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I watched the total lunar eclipse on January 20-21 in North America. Looking at it with my eyeballs it appeared red. This is due to Rayleigh Scattering. When I looked at the eclipse through binoculars and a telescope, the color was washed out, and it looked like its normal gray. Is there an obvious explanation for this?

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This is strictly related to psychology, and the physiology of the eyes. Specifically, if our eyes have nothing to compare the hue of a scene too, we assume it is color balanced. Also, the retinal pigments are depleted the stronger the color energy.

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  • $\begingroup$ Interesting the no comparison explanation makes sense somewhat, though I'm not exactly sure what "color balanced" means exactly. But can you explain more about depleted retinal pigments and stronger color energy? $\endgroup$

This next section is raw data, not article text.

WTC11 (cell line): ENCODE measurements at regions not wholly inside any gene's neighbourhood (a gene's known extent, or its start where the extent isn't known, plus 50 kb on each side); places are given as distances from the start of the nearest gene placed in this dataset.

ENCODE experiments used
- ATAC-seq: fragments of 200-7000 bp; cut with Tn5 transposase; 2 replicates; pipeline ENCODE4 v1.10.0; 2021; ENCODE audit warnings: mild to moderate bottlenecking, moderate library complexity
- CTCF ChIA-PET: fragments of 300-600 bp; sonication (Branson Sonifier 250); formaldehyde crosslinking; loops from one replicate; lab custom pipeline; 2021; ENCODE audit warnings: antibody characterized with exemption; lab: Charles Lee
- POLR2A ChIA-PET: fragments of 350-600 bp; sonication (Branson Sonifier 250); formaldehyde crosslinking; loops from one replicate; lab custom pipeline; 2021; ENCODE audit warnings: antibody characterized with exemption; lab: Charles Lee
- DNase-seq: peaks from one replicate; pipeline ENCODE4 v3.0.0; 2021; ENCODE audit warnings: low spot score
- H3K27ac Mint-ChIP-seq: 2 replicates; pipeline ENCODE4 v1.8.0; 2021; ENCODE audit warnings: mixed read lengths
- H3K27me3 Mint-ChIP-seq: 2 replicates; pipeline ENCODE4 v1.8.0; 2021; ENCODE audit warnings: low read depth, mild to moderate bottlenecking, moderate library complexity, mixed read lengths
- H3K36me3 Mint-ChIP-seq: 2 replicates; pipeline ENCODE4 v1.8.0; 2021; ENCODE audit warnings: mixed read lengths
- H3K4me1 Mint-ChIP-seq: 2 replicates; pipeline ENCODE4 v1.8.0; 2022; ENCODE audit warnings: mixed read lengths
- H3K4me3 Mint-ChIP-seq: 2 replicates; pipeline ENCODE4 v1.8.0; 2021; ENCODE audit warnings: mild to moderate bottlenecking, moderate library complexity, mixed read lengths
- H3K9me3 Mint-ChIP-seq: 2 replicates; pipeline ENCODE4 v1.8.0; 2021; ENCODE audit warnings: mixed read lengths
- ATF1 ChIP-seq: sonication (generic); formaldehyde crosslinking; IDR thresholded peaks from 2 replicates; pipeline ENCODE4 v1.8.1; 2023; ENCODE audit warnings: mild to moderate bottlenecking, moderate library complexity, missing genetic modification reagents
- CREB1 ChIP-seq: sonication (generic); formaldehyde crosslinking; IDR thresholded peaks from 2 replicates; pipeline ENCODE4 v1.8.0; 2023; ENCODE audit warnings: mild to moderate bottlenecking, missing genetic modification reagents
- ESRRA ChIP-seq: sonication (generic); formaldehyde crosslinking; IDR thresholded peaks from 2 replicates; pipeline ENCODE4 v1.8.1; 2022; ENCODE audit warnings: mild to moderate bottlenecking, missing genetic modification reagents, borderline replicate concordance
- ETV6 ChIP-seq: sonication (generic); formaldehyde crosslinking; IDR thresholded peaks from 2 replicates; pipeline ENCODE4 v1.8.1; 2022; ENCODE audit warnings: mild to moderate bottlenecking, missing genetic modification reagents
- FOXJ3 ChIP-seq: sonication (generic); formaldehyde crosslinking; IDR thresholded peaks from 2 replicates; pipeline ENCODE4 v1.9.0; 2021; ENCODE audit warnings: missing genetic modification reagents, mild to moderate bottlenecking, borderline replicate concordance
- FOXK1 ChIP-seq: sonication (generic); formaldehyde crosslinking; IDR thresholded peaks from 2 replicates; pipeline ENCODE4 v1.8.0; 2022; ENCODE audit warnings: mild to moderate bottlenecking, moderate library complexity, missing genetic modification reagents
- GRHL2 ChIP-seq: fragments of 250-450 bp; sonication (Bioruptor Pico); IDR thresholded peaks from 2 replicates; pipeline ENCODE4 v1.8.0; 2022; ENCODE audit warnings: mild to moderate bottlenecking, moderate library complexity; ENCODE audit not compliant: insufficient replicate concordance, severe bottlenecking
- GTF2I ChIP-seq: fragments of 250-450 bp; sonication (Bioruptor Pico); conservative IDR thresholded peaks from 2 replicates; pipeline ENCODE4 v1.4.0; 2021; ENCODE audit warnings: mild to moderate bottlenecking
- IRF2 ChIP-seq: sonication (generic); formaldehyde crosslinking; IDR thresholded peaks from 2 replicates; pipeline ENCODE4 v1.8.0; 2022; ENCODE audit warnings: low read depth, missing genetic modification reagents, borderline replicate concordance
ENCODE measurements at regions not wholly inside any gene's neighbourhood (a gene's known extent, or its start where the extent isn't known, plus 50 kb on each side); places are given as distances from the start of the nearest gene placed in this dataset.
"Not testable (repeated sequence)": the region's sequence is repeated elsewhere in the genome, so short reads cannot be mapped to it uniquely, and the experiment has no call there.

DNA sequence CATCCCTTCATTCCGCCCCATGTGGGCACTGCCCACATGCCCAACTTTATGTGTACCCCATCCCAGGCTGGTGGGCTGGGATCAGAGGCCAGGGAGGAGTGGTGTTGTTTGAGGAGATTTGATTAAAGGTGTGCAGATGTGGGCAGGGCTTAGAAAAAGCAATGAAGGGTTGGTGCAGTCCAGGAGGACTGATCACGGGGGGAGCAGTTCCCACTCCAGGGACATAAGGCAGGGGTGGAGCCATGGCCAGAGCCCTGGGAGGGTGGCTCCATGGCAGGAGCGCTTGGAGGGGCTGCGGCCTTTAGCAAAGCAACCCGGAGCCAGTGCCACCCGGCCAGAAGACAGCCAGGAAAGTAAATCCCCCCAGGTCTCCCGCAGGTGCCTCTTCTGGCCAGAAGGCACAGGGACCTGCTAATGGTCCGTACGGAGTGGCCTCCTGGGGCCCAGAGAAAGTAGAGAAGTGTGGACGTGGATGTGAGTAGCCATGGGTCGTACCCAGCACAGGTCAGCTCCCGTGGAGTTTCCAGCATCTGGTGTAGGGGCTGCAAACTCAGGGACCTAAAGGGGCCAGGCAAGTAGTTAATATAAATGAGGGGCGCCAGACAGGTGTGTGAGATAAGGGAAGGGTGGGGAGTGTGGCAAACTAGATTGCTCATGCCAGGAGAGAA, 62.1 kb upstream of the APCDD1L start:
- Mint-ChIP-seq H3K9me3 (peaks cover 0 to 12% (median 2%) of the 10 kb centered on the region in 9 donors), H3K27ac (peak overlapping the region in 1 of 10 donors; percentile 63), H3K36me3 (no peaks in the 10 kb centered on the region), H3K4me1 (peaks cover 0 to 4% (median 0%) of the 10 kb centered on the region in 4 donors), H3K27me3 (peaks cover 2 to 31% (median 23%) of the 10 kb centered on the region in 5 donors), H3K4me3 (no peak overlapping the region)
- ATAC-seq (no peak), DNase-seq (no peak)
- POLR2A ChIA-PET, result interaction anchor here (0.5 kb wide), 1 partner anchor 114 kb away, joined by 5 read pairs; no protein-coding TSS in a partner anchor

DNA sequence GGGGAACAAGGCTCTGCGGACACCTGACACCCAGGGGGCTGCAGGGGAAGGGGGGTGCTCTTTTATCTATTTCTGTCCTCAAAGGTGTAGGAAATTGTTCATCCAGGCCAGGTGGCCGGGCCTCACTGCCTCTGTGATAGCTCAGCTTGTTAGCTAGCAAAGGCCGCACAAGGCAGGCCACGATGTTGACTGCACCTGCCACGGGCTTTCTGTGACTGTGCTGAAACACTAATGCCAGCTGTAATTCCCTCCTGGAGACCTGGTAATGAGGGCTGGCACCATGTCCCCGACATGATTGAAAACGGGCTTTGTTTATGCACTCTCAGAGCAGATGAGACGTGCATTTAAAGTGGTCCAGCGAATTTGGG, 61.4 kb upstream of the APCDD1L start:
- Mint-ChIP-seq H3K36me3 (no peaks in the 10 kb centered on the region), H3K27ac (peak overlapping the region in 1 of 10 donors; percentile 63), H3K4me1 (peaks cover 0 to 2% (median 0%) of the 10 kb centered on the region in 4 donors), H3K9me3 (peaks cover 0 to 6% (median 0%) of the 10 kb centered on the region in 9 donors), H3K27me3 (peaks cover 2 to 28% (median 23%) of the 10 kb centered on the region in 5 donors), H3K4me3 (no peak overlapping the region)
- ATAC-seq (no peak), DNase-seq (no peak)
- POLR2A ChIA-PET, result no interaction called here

– colorlace
    Commented Jan 28, 2019 at 14:56
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    $\begingroup$ I loosely used the term "color balanced" to mean it gets adjusted for grey scale. See photobiology.info/Crouch.html for the depletion effect (its not necessarily the original pigment, but can be a chemical intermediate in the process) $\endgroup$
    – Digiproc
    Commented Jan 28, 2019 at 16:22

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